Pittsburgh's Outdoor Murals and Public Art, discovered on bicycle around the Burgh bike

 

The Puddler aka Joe Magarac by Harriton Carved Glass Company

300 Sixth Avenue Downtown, Pittsburgh PA 15222
40.44195,-79.999489


This 27 foot high mural, "The Puddler", shows a man - a steel puddler - with molten metal pouring from a vast ladle amid a shower of fiery sparks. It is located on Pittsburgh's Wood Street, between Sixth and Oliver, at the site of the former Spear and Company. (link)

The original artist is not known. The mural was fabricated in 1939 by the Harrington Carved Glass Company of NY, and made out of carved and colored glass. The mural, titled "The Puddler", is electrified and illuminated at night.

This photograph of "The Puddler", illuminated in the darkness, comes courtesy of Allison Rowlan, proprieter of the blog EverythingBetterPgh. It shows the mural from a time before the GNC signage was installed and we are grateful for her permission to use her photo.

A misappropriation: Wikipedia and other sources have more recently come to describe the artwork as a depiction of Joe Magarac, and in fact the Wikipedia Joe Magarac page uses a photgraph of The Peddler as a depiction of Magarac. This was not the intention of the original artists, and no mention of the pseudo-mythic Magarac was ever made or documented in connection with The Puddler. Although The Puddler is consistent with the Joe Magarac narrative, this seems more likely to be artifact of the Magarac fakelore than an legitimate identification of the artwork.

Although the term "puddler" and the job that it refers to are almost unknown in today's today, during the industrial revolution and within the steel industry it is a skilled and respected position. The puddler converts pig iron into wrought iron by working a puddle of it with a ladle and removing impurities.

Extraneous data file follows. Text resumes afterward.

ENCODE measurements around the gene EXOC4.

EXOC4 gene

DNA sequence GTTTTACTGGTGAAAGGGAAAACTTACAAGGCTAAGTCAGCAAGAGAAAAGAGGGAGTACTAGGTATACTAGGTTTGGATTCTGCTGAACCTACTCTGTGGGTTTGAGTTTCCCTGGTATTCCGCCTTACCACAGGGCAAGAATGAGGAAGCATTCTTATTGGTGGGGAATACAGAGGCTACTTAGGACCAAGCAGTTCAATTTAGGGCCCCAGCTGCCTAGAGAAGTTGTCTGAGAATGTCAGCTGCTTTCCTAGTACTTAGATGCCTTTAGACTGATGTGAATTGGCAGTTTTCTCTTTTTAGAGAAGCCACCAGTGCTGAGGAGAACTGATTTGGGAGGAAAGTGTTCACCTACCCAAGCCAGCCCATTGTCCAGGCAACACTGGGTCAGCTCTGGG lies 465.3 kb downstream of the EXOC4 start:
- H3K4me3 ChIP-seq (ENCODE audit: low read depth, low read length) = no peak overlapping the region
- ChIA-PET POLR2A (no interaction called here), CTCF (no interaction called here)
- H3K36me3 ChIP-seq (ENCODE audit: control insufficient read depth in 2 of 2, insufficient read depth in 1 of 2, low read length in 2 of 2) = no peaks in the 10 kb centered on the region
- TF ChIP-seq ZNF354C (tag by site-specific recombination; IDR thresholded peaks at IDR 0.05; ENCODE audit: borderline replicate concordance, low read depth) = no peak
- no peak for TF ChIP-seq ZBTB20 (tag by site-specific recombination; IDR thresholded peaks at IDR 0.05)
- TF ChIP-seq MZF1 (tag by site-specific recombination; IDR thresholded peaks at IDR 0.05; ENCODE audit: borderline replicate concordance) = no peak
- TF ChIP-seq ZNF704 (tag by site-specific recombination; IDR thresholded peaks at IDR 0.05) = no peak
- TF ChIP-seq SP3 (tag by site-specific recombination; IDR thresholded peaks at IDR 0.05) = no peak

Michael McGovern (1848-1933) was a working-class poet who earned national recognition, and he was widely known as "the Puddler Poet" in recognition of his having worked in Youngstown steel mills as a puddler. Here is a Flickr image of The Puddler: link.

There is a song, A Puddler's Tale, and it is sung here by Stan Rogers. (lyrics below)

They neither know of night or day,
They night and day pour out their thunder.
As every Ingot rolls away,
A dozen more are split 'asunder.
There is a sign above the gate:
Eleven days since a man lay dying,
Now every shift brings fear and hate, and shaken men in terror crying.

The molten rivers boil away
    a fiery brew Hell never equalled,
To their profits the bosses pray,
And Mammon sings in his grim cathedral:
His attendants join the choir,
and Heaven help us if we're shirking!
Stoke the furnace's altar fire and just be thankful that we're working!

To this, men, charge the hoppers high,
'lest you endure the foreman's choler!
To this, men, drain the tankards dry,
And let us toast the almighty Dollar;
It keeps us chained here before the fire,
Where heat and noise send the weak a quaking.
That the Siren's infernal cry the open heart sets the ground to shaping.

To this, men, raise the ladies high
and make them shriek with love and laughter!
To this, men, kiss you woman's eyes,
and raise a song unto the rafters.

Wash the steel mill from your hair,
Beat the table 'till it's breaking.
Don't let terror enter there and in the hearth set the glasses breaking!

 

 



TAGS mural, The Puddler aka Joe Magarac, Downtown, The Puddler, Puddler, steelworker, steel, Harrington Carved Glass Company, Spear and Company, Harriton Carved Glass Company , ,

 

We strive for accuracy. If you can offer any updates or corrections, please email pghmurals@gmail.com

 

 

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